Image: Big Bend
Ed Darack  /  Science Faction / Corbis
Big Bend is a kind of acoustic greatest hits record. Because the park, located in southwest Texas, has such a diverse landscape — mountains, deserts, river, with more species of birds, bats and cactus than any other park in the country — only a few minute's change in location can dramatically change what you hear.
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updated 10/6/2009 9:28:50 AM ET 2009-10-06T13:28:50

Spend a day walking the downtown streets of almost any city, and odds are, you’ve just gone over the government’s safety recommendations for exposure to noise. We are everywhere blasted by sound: traffic, construction, passing radios, the blare of TVs, and the constant ring of cell phones not quite drowning out the sound of airplanes passing overhead.

The problem is, noise has been proven to raise stress levels, can potentially cause heart and immune system problems, and raise blood pressure. Some studies even show noise can alter brain chemistry in less than fun ways.

According to Dr. Cheryl Fraser, registered psychologist and Buddhist meditation teacher, “Our psychology and physiology are not designed to keep up with the hyper pace and sound of our 24/7, multi-tasking, multiple input modern world.”

The simple truth is, that ringing noise in your ears shouldn’t be there.

So what can you do about it? Escape into the quiet. Around the world remain places that are surprisingly accessible where the constant din of civilization simply drops away.

No, we’re not talking about complete silence; that can actually drive you insane. “I heard two sounds,” wrote composer John Cage of his time in an anechoic chamber, a room completely free of outside noise, “one high and one low.” When he asked the engineer in charge what was going on, the man said, “The high one was your nervous system in operation. The low one was your blood in circulation.”

Who wants to hear that?

Image: Yap
Bob Krist  /  Corbis
Once you get past the fun of just saying te place's name — Yap — this Pacific island (take a left at Guam) might just be paradise. It's a jungle island with endless coastline, mangrove swamps where giant fruit bats play, and under water, manta rays with 10-foot wingspans glide without a sound.

So what we really need is not a complete absence of sound, but to be in places that sound the way the world did before we came in with our engines, iPods and leaf blowers. To be in places where the world sounds like it did before we started making all this noise.

Gordon Hempton, a Grammy-winning natural sounds recording artist, says, “one thing that’s certain is that quiet used to be as common as clean air and pure water, and it was part of the everyday environment of our ancestors, and today it’s extremely scarce.”

But quiet is still out there, ready to be found.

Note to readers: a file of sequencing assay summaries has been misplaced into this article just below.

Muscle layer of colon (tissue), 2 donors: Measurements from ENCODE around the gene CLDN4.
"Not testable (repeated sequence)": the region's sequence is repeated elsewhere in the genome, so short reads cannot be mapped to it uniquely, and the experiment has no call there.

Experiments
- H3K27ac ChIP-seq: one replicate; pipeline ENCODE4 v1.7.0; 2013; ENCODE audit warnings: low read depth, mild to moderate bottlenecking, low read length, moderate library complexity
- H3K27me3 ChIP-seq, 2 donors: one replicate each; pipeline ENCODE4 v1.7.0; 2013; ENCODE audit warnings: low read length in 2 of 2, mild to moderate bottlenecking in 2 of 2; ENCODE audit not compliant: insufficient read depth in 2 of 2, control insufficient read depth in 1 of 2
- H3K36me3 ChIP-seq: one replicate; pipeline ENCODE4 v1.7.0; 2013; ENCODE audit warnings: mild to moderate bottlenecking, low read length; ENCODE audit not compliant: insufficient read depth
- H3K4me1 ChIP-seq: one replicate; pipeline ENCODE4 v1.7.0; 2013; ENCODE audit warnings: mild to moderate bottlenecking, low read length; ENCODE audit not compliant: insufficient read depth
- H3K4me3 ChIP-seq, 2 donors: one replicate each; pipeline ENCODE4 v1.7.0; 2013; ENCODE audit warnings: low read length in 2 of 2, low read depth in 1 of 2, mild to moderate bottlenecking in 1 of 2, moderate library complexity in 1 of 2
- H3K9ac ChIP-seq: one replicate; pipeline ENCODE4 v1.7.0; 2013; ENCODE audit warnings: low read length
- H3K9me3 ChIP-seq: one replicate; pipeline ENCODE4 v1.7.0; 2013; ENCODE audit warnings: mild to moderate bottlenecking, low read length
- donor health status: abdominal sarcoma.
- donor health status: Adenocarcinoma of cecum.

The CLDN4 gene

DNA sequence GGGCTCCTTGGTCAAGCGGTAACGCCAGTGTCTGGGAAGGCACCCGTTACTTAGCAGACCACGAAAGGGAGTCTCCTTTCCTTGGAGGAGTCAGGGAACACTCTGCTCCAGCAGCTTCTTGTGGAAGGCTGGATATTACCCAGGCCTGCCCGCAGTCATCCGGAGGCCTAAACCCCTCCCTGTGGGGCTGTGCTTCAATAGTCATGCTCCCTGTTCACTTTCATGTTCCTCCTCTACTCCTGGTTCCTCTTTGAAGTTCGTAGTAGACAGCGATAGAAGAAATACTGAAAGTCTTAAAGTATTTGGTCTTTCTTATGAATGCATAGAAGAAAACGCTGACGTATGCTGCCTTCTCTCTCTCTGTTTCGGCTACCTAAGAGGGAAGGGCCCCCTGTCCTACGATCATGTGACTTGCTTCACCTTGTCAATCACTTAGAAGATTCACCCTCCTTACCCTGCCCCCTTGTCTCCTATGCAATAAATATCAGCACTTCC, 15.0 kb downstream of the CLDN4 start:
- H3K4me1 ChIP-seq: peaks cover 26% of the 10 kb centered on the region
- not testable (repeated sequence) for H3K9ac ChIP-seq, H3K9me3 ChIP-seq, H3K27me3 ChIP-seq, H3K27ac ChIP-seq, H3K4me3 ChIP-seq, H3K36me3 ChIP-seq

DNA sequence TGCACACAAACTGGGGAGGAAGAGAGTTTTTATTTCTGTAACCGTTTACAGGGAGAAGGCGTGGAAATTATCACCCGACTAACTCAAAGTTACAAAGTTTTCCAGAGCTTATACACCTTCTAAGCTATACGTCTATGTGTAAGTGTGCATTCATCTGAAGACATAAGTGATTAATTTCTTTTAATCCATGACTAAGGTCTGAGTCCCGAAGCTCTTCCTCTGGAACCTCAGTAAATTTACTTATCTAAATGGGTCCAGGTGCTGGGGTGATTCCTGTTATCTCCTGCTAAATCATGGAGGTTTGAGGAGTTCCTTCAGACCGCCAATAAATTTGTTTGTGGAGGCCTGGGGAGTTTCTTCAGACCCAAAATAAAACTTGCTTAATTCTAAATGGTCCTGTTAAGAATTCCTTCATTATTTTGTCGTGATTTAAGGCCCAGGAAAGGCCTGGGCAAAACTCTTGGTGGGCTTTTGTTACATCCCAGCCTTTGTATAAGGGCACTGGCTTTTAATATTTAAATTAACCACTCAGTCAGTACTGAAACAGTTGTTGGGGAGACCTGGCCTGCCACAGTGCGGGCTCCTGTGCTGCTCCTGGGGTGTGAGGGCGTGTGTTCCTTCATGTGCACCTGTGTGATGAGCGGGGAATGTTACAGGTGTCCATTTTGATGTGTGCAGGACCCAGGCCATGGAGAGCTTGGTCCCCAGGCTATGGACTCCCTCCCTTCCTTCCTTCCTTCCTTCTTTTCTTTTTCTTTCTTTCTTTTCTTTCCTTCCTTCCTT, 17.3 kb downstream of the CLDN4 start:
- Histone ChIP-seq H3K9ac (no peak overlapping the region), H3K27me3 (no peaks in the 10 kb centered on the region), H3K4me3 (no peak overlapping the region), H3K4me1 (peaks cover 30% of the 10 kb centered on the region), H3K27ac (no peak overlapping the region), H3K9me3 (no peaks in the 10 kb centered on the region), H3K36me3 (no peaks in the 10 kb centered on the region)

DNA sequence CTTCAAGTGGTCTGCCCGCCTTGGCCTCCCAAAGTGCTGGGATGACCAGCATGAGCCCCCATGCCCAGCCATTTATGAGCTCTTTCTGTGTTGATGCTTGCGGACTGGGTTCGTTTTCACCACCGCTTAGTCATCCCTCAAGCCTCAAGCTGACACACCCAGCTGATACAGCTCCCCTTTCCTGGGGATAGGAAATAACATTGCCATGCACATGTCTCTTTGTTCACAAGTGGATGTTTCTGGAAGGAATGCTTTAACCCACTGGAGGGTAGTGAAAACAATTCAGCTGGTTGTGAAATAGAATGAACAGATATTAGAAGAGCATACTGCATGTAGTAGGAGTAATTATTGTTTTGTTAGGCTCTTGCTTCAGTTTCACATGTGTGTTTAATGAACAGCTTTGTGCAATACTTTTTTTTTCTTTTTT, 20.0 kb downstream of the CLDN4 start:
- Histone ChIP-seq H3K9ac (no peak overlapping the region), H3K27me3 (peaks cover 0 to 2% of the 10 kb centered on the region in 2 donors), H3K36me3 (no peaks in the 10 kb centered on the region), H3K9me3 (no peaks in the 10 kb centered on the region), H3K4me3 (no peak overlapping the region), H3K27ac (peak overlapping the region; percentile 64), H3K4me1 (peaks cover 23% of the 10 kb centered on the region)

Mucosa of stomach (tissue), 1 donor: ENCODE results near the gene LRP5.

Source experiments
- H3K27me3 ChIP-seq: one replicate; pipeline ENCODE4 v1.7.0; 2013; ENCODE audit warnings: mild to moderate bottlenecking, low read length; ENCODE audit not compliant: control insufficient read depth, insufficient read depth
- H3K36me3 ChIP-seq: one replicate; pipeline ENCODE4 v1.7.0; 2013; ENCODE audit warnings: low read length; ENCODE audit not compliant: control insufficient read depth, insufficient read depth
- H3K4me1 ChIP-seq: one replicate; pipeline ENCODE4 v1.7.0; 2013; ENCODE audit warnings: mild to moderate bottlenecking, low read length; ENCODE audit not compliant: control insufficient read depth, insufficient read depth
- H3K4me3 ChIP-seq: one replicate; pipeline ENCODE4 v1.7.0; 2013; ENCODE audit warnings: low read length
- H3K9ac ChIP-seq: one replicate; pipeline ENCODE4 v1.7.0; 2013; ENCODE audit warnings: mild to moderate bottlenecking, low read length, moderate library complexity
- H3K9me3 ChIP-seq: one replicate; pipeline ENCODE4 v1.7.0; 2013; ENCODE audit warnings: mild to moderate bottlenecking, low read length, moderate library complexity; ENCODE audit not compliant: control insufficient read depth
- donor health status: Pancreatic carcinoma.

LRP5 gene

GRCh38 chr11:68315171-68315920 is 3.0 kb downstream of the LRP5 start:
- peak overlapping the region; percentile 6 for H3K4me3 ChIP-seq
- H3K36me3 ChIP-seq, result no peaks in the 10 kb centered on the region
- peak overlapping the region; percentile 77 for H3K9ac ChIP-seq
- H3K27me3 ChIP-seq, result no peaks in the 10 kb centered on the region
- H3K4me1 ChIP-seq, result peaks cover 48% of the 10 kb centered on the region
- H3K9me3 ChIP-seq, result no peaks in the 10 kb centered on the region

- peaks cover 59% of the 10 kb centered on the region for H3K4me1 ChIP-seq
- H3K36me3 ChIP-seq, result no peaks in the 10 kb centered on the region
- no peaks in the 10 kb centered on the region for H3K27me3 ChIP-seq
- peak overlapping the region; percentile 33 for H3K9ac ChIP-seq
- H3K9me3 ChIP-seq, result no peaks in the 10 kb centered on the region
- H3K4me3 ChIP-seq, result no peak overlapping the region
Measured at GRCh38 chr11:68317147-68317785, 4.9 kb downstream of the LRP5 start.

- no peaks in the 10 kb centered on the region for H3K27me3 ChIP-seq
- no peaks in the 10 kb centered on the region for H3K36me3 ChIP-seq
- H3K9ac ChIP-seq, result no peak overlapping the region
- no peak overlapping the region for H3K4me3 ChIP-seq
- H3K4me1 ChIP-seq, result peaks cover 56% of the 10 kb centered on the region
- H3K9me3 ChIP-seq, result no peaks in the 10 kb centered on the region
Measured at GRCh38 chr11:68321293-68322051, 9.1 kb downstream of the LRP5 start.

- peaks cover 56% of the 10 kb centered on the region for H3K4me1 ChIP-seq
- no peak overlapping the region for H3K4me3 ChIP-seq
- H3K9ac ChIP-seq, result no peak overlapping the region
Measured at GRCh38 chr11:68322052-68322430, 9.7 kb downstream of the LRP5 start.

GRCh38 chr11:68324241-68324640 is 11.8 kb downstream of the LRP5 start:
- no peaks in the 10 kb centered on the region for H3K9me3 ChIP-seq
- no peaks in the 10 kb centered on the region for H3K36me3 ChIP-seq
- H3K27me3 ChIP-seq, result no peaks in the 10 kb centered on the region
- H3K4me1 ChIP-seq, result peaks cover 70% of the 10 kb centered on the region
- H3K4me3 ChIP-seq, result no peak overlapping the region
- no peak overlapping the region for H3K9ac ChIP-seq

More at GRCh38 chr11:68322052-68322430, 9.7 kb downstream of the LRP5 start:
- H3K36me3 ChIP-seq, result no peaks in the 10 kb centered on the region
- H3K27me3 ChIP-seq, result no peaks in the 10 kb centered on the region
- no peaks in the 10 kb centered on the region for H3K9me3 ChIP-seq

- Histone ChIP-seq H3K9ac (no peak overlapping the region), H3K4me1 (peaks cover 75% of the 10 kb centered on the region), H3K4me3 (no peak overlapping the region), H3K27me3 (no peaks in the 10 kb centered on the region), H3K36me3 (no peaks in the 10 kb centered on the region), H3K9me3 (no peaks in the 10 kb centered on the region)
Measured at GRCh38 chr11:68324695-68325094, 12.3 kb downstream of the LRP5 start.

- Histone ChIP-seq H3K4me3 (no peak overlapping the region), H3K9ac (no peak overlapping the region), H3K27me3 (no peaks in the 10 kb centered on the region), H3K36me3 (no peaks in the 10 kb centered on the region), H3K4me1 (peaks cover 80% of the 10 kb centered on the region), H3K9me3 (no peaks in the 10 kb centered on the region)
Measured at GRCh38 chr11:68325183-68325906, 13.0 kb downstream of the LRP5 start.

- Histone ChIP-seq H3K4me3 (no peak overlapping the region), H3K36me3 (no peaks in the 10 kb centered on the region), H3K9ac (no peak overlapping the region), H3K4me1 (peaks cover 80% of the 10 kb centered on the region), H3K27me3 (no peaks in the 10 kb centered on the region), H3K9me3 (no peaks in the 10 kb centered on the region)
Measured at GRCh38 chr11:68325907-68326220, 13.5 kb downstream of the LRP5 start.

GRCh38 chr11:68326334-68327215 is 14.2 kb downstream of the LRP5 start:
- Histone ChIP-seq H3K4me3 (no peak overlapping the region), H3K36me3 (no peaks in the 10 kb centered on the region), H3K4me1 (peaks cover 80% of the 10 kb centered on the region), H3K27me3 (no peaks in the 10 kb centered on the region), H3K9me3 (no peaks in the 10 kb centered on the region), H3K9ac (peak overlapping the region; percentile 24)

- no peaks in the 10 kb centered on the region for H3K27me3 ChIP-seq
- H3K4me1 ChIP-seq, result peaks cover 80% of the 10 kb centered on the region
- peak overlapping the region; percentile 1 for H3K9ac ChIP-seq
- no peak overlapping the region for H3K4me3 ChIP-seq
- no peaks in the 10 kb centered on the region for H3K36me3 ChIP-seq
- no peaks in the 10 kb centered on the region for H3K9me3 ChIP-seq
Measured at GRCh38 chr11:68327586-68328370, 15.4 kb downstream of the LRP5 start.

Go far enough in the middle of nowhere, of course, and things get pretty quiet. No real challenge there, although some places you expect to be quiet really aren’t, such as much of the Arctic, which suffers from tremendous noise of airplanes on the polar route. However the deep boonies do offer plenty of option: the Pacific island of Yap and Africa’s Kalihari Desert, for example, are both almost entirely free of human-created sound, as well as being startlingly beautiful. These places whisper like the last words of a bedtime story.

More challenging is to find real quiet without launching a major expedition to the boonies. Washington State’s Hoh Valley is only a couple hours from Seattle, but in a corner of the state that few people visit, so as soon as you walk over the ridge from a road, it’s like having the world to yourself. Muir Woods is just minutes from San Francisco, yet once you’re under the shelter of the trees, the world once again begins to sound like it did before we discovered the fun of loudspeakers. Anzo-Borrego State Park is an easy drive from Los Angeles, San Diego or Phoenix, but as one of the largest protected areas in the continental United States, peace and quiet lie in every fold of the mountains that look like dinosaur skin.

It can be a lot harder to find genuine quiet near a city. But that doesn’t mean city dwellers are forever stuck, fingers in their ears, trying to block out the roar. Even a short walk into Central Park shows how quickly noise can be absorbed by forest and space. Asolo is an easy trip outside of Venice, but with fewer people in the entire town than the amount wandering through St. Mark’s Plaza on a slow day.

Image: Troll Ladder, Norway
David Robertson  /  Alamy
Roads tend to be noisy places. Engines and wheels are not at all kind to the soundscape. But the Troll Ladder has something very few roads do: a soundtrack.

However, all that said, sometimes, even noisy can be quiet. Victoria Falls — or, as the locals call it, Mosi-oa-Tunya, the smoke that thunders (mist from the falls rises more than a thousand feet), is louder than a jet taking off. As Patricia Schultz, author of “1,000 Places to See Before You Die” says, the falls are a “raw, massive, pounding curtain of water — but it is the sound that is profoundly exhilarating. One is immersed in spray and the pure power of nature in the extreme.” The sound of the falls simply leaves no room to hear anything else.

Not too long ago, quiet was as much a part of the landscape as concrete is now. But the quiet places are still essential. Dr. Fraser points out, “Placing ourselves somewhere quiet feels ... right. Natural. As the man-made cacophony subsides, we find ourselves in nature, attending to the gentle vocalizations of the numinous. We clear the channels and can dial in to the broadcasts of our soul.”

Who knows what you might think when you’re somewhere quiet enough to think? Who knows what you might hear?

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